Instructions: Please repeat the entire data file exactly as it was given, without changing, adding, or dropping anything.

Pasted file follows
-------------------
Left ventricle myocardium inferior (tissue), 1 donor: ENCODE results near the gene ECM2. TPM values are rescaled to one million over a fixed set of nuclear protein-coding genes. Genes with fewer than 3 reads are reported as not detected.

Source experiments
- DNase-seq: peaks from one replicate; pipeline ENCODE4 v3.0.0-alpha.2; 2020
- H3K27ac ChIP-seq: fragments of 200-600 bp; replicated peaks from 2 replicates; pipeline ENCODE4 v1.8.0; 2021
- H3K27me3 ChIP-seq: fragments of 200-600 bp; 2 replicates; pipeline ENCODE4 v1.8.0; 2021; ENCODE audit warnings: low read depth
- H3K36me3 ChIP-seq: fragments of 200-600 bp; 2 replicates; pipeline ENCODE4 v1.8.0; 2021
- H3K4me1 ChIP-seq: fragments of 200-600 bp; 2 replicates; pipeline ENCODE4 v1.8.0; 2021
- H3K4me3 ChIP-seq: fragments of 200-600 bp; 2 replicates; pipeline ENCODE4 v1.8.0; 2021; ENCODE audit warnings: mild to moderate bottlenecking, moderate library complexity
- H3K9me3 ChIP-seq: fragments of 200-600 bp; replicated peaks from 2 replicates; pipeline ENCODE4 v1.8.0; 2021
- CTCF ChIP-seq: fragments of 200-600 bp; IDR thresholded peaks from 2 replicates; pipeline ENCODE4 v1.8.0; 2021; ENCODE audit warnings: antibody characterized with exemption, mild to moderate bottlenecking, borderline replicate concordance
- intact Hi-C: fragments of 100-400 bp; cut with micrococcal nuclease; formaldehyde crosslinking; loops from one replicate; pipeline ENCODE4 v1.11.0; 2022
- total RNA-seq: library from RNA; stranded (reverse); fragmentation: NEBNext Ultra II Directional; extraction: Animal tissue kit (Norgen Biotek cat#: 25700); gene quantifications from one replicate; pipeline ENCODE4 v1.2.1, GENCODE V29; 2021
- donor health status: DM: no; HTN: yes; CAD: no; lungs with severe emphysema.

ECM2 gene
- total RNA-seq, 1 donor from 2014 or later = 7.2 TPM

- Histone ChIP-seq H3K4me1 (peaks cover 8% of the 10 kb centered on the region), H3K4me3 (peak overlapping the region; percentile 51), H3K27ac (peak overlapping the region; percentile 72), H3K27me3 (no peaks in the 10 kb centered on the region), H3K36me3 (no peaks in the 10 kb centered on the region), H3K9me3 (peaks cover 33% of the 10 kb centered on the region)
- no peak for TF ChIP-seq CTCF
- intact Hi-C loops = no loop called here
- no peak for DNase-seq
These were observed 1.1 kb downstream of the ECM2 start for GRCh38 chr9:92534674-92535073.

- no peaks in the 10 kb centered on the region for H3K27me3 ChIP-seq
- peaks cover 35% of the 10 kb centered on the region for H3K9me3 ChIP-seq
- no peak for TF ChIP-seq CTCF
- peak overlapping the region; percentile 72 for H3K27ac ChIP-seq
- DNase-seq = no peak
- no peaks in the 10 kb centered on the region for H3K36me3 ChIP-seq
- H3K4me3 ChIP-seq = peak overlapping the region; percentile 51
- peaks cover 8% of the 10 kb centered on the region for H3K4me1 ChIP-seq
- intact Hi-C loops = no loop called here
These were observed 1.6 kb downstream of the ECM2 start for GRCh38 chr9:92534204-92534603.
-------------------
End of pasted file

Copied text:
Left ventricle myocardium inferior (tissue), 1 donor: ENCODE results near the gene ECM2. TPM values are rescaled to one million over a fixed set of nuclear protein-coding genes. Genes with fewer than 3 reads are reported as not detected.

Source experiments
- DNase-seq: peaks from one replicate; pipeline ENCODE4 v3.0.0-alpha.2; 2020
- H3K27ac ChIP-seq: fragments of 200-600 bp; replicated peaks from 2 replicates; pipeline ENCODE4 v1.8.0; 2021
- H3K27me3 ChIP-seq: fragments of 200-600 bp; 2 replicates; pipeline ENCODE4 v1.8.0; 2021; ENCODE audit warnings: low read depth
- H3K36me3 ChIP-seq: fragments of 200-600 bp; 2 replicates; pipeline ENCODE4 v1.8.0; 2021
- H3K4me1 ChIP-seq: fragments of 200-600 bp; 2 replicates; pipeline ENCODE4 v1.8.0; 2021
- H3K4me3 ChIP-seq: fragments of 200-600 bp; 2 replicates; pipeline ENCODE4 v1.8.0; 2021; ENCODE audit warnings: mild to moderate bottlenecking, moderate library complexity
- H3K9me3 ChIP-seq: fragments of 200-600 bp; replicated peaks from 2 replicates; pipeline ENCODE4 v1.8.0; 2021
- CTCF ChIP-seq: fragments of 200-600 bp; IDR thresholded peaks from 2 replicates; pipeline ENCODE4 v1.8.0; 2021; ENCODE audit warnings: antibody characterized with exemption, mild to moderate bottlenecking, borderline replicate concordance
- intact Hi-C: fragments of 100-400 bp; cut with micrococcal nuclease; formaldehyde crosslinking; loops from one replicate; pipeline ENCODE4 v1.11.0; 2022
- total RNA-seq: library from RNA; stranded (reverse); fragmentation: NEBNext Ultra II Directional; extraction: Animal tissue kit (Norgen Biotek cat#: 25700); gene quantifications from one replicate; pipeline ENCODE4 v1.2.1, GENCODE V29; 2021
- donor health status: DM: no; HTN: yes; CAD: no; lungs with severe emphysema.

ECM2 gene
- total RNA-seq, 1 donor from 2014 or later = 7.2 TPM

- Histone ChIP-seq H3K4me1 (peaks cover 8% of the 10 kb centered on the region), H3K4me3 (peak overlapping the region; percentile 51), H3K27ac (peak overlapping the region; percentile 72), H3K27me3 (no peaks in the 10 kb centered on the region), H3K36me3 (no peaks in the 10 kb centered on the region), H3K9me3 (peaks cover 33% of the 10 kb centered on the region)
- no peak for TF ChIP-seq CTCF
- intact Hi-C loops = no loop called here
- no peak for DNase-seq
These were observed 1.1 kb downstream of the ECM2 start for GRCh38 chr9:92534674-92535073.

- no peaks in the 10 kb centered on the region for H3K27me3 ChIP-seq
- peaks cover 35% of the 10 kb centered on the region for H3K9me3 ChIP-seq
- no peak for TF ChIP-seq CTCF
- peak overlapping the region; percentile 72 for H3K27ac ChIP-seq
- DNase-seq = no peak
- no peaks in the 10 kb centered on the region for H3K36me3 ChIP-seq
- H3K4me3 ChIP-seq = peak overlapping the region; percentile 51
- peaks cover 8% of the 10 kb centered on the region for H3K4me1 ChIP-seq
- intact Hi-C loops = no loop called here
These were observed 1.6 kb downstream of the ECM2 start for GRCh38 chr9:92534204-92534603.